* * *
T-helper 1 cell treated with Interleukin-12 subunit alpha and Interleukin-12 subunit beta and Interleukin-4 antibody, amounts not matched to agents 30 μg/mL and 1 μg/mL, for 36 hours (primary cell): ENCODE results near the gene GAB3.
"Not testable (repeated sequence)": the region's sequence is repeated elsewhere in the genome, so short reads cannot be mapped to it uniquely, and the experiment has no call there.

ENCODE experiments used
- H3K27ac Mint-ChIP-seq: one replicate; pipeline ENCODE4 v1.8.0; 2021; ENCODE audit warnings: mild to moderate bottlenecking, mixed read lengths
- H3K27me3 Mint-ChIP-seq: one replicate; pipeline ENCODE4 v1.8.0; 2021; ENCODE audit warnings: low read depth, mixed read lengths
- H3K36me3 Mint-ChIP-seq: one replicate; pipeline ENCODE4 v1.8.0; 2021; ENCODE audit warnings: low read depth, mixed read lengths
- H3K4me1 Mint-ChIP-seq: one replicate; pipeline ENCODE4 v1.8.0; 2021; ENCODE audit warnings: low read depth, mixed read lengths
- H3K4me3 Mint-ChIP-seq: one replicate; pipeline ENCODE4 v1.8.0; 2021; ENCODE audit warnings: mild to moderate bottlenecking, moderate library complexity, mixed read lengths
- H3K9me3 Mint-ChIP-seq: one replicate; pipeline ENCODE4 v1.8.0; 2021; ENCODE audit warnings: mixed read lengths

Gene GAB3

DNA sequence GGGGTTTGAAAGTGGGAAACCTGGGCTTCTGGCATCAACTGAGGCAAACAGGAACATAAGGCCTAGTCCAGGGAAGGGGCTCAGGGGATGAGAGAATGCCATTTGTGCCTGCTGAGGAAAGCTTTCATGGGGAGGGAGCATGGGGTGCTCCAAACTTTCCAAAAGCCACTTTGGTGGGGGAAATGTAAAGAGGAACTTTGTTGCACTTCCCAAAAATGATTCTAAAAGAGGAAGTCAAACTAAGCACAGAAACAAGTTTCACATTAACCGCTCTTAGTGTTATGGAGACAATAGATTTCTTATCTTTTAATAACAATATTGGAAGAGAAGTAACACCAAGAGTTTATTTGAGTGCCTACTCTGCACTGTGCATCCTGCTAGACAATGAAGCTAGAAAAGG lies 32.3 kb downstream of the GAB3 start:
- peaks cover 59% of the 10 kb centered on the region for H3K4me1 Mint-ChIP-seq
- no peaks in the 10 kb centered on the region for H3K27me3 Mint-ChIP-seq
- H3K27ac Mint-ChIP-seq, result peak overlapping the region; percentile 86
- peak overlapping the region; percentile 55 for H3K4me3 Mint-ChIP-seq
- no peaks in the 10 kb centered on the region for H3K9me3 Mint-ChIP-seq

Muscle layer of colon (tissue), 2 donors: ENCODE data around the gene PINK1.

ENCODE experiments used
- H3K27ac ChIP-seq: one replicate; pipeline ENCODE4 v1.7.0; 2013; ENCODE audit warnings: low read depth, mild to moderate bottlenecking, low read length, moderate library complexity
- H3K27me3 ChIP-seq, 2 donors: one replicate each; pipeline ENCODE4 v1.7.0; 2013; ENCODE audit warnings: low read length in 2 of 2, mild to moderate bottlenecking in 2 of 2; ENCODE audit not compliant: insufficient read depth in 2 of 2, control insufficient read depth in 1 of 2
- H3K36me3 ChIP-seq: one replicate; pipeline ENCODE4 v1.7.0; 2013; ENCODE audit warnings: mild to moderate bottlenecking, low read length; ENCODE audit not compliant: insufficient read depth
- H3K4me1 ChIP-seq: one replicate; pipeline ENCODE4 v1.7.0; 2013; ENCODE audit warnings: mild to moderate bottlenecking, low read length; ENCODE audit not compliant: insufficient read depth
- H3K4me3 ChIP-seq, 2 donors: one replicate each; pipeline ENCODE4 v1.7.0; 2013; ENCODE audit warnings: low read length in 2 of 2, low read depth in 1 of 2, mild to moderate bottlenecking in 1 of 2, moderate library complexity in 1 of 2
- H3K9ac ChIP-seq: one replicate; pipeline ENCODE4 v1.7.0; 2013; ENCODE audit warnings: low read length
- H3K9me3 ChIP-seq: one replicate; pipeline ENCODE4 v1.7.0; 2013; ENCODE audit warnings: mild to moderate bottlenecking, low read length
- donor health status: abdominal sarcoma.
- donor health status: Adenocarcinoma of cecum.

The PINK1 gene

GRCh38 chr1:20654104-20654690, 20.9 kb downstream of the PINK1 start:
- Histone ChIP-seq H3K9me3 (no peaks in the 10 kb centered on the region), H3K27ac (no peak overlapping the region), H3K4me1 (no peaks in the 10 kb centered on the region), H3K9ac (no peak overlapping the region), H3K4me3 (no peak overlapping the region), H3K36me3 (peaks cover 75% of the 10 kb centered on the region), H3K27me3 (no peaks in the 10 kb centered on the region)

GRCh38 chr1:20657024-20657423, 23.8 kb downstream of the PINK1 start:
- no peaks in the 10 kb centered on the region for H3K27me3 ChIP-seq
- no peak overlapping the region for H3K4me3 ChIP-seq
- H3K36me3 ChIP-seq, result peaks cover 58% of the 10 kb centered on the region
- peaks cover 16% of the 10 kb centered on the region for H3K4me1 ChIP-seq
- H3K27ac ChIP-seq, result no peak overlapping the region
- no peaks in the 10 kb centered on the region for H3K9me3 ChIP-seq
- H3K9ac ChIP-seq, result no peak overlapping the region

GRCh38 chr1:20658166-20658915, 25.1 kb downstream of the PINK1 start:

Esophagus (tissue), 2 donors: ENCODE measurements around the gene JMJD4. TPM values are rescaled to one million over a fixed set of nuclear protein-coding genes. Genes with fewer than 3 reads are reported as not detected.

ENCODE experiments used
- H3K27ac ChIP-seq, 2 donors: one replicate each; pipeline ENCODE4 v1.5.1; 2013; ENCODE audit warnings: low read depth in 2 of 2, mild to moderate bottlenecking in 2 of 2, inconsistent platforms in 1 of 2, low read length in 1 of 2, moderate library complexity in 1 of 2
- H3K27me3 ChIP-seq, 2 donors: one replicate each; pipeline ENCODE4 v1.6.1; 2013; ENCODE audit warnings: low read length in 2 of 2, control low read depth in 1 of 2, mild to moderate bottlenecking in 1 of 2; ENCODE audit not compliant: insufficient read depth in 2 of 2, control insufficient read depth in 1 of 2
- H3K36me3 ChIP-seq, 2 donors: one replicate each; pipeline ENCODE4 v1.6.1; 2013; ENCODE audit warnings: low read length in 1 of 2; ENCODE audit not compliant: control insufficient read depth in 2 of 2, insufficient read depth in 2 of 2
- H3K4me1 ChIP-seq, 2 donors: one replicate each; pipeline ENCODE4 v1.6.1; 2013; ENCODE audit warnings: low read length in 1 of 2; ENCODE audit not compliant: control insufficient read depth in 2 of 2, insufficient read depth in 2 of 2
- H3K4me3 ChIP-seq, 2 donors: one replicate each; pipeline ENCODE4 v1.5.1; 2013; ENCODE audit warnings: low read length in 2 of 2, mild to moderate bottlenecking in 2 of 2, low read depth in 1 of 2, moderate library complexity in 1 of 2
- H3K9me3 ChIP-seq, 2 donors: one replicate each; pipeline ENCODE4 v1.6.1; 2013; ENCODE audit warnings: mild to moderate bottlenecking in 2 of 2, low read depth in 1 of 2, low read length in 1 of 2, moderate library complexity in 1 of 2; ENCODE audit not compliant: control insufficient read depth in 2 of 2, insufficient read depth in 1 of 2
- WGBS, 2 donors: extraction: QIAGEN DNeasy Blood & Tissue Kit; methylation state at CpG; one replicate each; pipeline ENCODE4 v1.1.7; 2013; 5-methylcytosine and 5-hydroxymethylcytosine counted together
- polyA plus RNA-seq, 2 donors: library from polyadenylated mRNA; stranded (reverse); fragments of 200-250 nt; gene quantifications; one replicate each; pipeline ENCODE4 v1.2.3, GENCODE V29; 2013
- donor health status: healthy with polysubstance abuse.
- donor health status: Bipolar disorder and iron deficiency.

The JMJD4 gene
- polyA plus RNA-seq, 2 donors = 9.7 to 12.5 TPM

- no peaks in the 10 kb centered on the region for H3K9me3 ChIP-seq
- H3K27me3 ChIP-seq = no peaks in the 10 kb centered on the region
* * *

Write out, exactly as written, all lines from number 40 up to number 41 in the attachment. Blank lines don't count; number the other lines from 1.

Esophagus (tissue), 2 donors: ENCODE measurements around the gene JMJD4. TPM values are rescaled to one million over a fixed set of nuclear protein-coding genes. Genes with fewer than 3 reads are reported as not detected.

ENCODE experiments used